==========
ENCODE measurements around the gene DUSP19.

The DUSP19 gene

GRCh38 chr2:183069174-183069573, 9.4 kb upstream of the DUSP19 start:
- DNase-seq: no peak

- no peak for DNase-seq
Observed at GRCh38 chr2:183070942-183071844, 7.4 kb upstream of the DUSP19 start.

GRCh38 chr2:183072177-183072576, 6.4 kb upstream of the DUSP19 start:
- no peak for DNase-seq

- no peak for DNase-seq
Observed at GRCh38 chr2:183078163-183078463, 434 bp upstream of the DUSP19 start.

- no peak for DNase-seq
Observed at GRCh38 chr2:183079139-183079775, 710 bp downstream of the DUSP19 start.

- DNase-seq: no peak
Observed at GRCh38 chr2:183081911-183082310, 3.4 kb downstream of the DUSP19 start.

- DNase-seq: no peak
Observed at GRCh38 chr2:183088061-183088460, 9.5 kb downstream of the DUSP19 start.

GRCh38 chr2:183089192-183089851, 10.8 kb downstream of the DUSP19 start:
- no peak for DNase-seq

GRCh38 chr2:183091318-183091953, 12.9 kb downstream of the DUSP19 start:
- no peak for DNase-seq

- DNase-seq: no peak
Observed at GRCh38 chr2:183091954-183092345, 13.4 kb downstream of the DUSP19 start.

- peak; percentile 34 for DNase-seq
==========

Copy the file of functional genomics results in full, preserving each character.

ENCODE measurements around the gene DUSP19.

The DUSP19 gene

GRCh38 chr2:183069174-183069573, 9.4 kb upstream of the DUSP19 start:
- DNase-seq: no peak

- no peak for DNase-seq
Observed at GRCh38 chr2:183070942-183071844, 7.4 kb upstream of the DUSP19 start.

GRCh38 chr2:183072177-183072576, 6.4 kb upstream of the DUSP19 start:
- no peak for DNase-seq

- no peak for DNase-seq
Observed at GRCh38 chr2:183078163-183078463, 434 bp upstream of the DUSP19 start.

- no peak for DNase-seq
Observed at GRCh38 chr2:183079139-183079775, 710 bp downstream of the DUSP19 start.

- DNase-seq: no peak
Observed at GRCh38 chr2:183081911-183082310, 3.4 kb downstream of the DUSP19 start.

- DNase-seq: no peak
Observed at GRCh38 chr2:183088061-183088460, 9.5 kb downstream of the DUSP19 start.

GRCh38 chr2:183089192-183089851, 10.8 kb downstream of the DUSP19 start:
- no peak for DNase-seq

GRCh38 chr2:183091318-183091953, 12.9 kb downstream of the DUSP19 start:
- no peak for DNase-seq

- DNase-seq: no peak
Observed at GRCh38 chr2:183091954-183092345, 13.4 kb downstream of the DUSP19 start.

- peak; percentile 34 for DNase-seq